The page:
The Sandman

Joe was jaded and bewildered when he woke; maybe it was the blazing feverish heat pounding on his exposed skin, sizzling his sweat like hot oil. It could have been reality sinking in; or it may even have been the shrapnel tormenting his inner thigh. His sleep seemed timeless; so long that he could hardly remember the point when he had taken to the sand. He had a vivid memory of the gunfire and black smoke, which lingered in his thoughts like a disease, and the ground spiralling toward him, trapped inside the ‘Pup’ Sopwith, and then nothing.
In his right hand, he gripped the silver cross and chain his wife had given him just before the war. Inscribed on its back was ‘forever-always’. He couldn’t remember her name now, which angered him. He fought angrily to find the memory of her, beating the hot sand when he concluded it futility.
Joe felt sticky down his spinal column, and also burnt from the scorched sand. He could still feel it burning him like smouldering charcoal. His soiled beige shirt was ripped, with buttons either torn away or hanging in limbo on loose threads. The choking sand encompassing his entirety made him itch; although he resisted the urge to scratch the irritant. He lifted his head, straining his neck. He grimaced. His back hurt. Must’ve done some damage, his instinct told him. He let out a painful gasp and hissed in the desert air through gritted teeth.
His leg, up to the knee, was imprisoned under the upturned cockpit. Blood had clotted into the sand, looking a reddish-brown. He hoisted himself onto his elbows, quieting his instinct. His lips were scabby and mouth dry. He studied the sand around the plane, searching for his water canister. He was drawn to a twinkle of silver reflecting the sun; a lid of a matted metallic bottle covered by faded brown leather from the neck downwards. It was an arms stretch away, but even this was too far; the piece of seven-inch shrapnel tunnelled a deeper and wider gash into his thigh. It was teasing against his bone. Thick crimson pulsed from an opening, like the mouth of a fish out of water gasping for life; and joined the coagulated stain on his grubby stone slacks. Joe gave out a loud yelp, but the sound only seemed to cry in his own head.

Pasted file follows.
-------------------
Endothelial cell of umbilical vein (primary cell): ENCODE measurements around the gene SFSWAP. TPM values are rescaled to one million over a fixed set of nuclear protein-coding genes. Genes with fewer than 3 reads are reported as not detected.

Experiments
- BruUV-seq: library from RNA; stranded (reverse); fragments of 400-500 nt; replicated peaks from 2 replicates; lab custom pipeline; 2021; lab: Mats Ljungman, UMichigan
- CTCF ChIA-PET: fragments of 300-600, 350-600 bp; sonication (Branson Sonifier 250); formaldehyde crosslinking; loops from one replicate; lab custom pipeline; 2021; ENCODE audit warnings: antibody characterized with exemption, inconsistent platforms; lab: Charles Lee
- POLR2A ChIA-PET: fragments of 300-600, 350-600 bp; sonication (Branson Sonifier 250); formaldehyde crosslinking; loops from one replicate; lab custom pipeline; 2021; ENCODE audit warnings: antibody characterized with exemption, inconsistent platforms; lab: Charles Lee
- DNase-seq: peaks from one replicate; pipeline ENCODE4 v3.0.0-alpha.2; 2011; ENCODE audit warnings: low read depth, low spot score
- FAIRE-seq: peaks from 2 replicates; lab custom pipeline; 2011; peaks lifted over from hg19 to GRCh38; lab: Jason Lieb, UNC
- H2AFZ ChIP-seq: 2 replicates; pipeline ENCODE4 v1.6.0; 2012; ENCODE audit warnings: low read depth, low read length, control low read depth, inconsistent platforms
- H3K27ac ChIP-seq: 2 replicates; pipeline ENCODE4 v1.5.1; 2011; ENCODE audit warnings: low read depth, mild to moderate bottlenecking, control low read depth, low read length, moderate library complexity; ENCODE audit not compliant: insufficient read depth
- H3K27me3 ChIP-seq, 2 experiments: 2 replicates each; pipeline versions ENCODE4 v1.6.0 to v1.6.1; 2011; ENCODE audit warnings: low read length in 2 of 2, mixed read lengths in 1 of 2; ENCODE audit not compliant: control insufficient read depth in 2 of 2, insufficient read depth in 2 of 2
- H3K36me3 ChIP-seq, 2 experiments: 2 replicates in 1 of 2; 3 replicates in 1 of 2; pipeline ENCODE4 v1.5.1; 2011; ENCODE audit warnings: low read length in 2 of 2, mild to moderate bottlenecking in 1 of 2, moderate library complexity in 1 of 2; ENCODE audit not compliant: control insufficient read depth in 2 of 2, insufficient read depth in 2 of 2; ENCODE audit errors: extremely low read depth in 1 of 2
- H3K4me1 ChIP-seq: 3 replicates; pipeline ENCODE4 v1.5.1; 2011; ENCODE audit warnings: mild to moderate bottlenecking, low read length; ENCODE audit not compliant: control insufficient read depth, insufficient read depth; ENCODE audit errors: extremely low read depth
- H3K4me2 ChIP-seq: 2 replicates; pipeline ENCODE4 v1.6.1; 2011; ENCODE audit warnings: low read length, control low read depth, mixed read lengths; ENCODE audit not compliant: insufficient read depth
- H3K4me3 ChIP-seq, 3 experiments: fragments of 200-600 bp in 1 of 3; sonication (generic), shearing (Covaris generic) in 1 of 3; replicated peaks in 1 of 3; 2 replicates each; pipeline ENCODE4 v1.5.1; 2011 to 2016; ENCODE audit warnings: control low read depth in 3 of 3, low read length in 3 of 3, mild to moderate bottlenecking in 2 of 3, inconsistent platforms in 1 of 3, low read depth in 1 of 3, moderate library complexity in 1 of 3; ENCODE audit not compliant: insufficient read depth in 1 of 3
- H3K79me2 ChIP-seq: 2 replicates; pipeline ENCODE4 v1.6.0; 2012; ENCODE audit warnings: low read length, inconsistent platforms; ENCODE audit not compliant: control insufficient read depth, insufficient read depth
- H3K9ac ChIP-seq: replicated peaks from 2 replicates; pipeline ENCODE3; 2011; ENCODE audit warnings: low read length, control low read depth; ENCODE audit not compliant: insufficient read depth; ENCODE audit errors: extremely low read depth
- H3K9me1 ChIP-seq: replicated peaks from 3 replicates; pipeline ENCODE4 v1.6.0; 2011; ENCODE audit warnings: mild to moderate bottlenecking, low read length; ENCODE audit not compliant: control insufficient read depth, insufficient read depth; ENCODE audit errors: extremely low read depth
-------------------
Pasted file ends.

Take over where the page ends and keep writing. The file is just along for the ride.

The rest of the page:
He glanced at the bottle again, reached out his arm and clicked his fingers, as though the bottle was an obedient puppy. Maybe this was the first sign of the sun’s inflicting madness.
And then Joe stopped clicking and stared at the bottle, and laughed at what he saw, although it hurt him to do so. He looked into the burning sky, squinting and croaked, “Christ!” There was a quarter-inch indentation in the bottle and black-scorched leather around the bullet hole. He grunted and collapsed onto his back, whining at the abrupt twinge from his thigh. But the sand was baking and he didn’t know which hurt more, the throbbing from the red-glazed shrapnel or the roasting sand on his back and head. He grimaced at both pains, but after thirty seconds, only the sharp cutting of his tender flesh remained.
Joe closed his eyes, praying to hear the engine of an ally, but all that rung between his ears was a faint whisper of a warm breeze. He prayed for rain, although he knew that it would have been a miracle.
When he woke again, his mouth felt as if he had eaten sand out of desperation, and his dehydrated tongue was starting to shrivel and crack and his throat tighten. When he coughed, it felt as if a thousand needles were worming into his neck from the inside. He moaned and screwed his eyes and then cough involuntarily. Joe erupted into a painful and muffled laugh; his Adams apple protruded high from his neck as he buckled with a crazed joy that only came from madmen. And then came the sorrow, and the tears.
The glazed shrapnel hungrily gouged a wider slit and more blood ejected. He couldn’t feel his leg now, nor could he feel how deep the shrapnel burrowing, but he was aware of the blood pumping disturbingly through his veins. He could still feel the pounding in his head and the welcome coolness rising from his leg.
Joe had lost too much blood. He fought for consciousness. He knew he was dying, though funnily enough, he felt more alive than ever. Sure, the sun was burning cancerous scars onto his skin and a third of his life was congealing on the sand, but he felt high, almost giddy, as if he’d been given morphine. But he knew he was already dead, so to speak.
There was nothing Joe could do but think. He thought about home and laughed, and then he cried, tears creating clean lines as they fell down his dusty cheeks. He couldn’t remember home. He tried to think of a house…any house…to try and trigger a small memory. He imagined a perfect family, a boy and a girl. It was false, but it might just spark something. He knew he was married and did have two children, or was it three, he thought; but their faces were blank; a haze around a shape that could’ve been anybody’s. War and time has a way of erasing memories no matter how hard you tried to hold onto an image.